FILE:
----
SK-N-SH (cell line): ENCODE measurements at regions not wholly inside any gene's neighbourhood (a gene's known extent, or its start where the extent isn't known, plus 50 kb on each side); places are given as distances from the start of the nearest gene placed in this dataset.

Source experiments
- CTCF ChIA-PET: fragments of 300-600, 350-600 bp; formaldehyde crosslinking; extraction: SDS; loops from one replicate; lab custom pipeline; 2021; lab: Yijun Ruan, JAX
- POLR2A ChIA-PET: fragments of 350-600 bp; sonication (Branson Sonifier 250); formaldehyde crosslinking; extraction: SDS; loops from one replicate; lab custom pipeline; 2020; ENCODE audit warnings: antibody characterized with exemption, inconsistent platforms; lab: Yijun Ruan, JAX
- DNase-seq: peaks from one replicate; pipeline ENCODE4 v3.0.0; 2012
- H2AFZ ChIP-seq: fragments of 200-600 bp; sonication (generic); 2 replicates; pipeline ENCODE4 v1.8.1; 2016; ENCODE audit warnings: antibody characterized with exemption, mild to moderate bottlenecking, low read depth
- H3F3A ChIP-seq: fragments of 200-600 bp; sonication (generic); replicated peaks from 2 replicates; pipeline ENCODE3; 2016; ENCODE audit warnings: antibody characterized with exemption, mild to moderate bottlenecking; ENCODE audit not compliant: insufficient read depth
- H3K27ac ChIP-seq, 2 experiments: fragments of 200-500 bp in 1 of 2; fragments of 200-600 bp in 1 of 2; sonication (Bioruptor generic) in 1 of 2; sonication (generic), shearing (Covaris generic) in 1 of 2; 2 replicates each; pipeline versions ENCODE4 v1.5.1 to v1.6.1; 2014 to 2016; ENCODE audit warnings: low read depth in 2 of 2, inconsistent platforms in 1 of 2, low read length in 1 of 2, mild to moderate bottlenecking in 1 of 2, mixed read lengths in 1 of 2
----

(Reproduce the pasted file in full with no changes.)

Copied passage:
SK-N-SH (cell line): ENCODE measurements at regions not wholly inside any gene's neighbourhood (a gene's known extent, or its start where the extent isn't known, plus 50 kb on each side); places are given as distances from the start of the nearest gene placed in this dataset.

Source experiments
- CTCF ChIA-PET: fragments of 300-600, 350-600 bp; formaldehyde crosslinking; extraction: SDS; loops from one replicate; lab custom pipeline; 2021; lab: Yijun Ruan, JAX
- POLR2A ChIA-PET: fragments of 350-600 bp; sonication (Branson Sonifier 250); formaldehyde crosslinking; extraction: SDS; loops from one replicate; lab custom pipeline; 2020; ENCODE audit warnings: antibody characterized with exemption, inconsistent platforms; lab: Yijun Ruan, JAX
- DNase-seq: peaks from one replicate; pipeline ENCODE4 v3.0.0; 2012
- H2AFZ ChIP-seq: fragments of 200-600 bp; sonication (generic); 2 replicates; pipeline ENCODE4 v1.8.1; 2016; ENCODE audit warnings: antibody characterized with exemption, mild to moderate bottlenecking, low read depth
- H3F3A ChIP-seq: fragments of 200-600 bp; sonication (generic); replicated peaks from 2 replicates; pipeline ENCODE3; 2016; ENCODE audit warnings: antibody characterized with exemption, mild to moderate bottlenecking; ENCODE audit not compliant: insufficient read depth
- H3K27ac ChIP-seq, 2 experiments: fragments of 200-500 bp in 1 of 2; fragments of 200-600 bp in 1 of 2; sonication (Bioruptor generic) in 1 of 2; sonication (generic), shearing (Covaris generic) in 1 of 2; 2 replicates each; pipeline versions ENCODE4 v1.5.1 to v1.6.1; 2014 to 2016; ENCODE audit warnings: low read depth in 2 of 2, inconsistent platforms in 1 of 2, low read length in 1 of 2, mild to moderate bottlenecking in 1 of 2, mixed read lengths in 1 of 2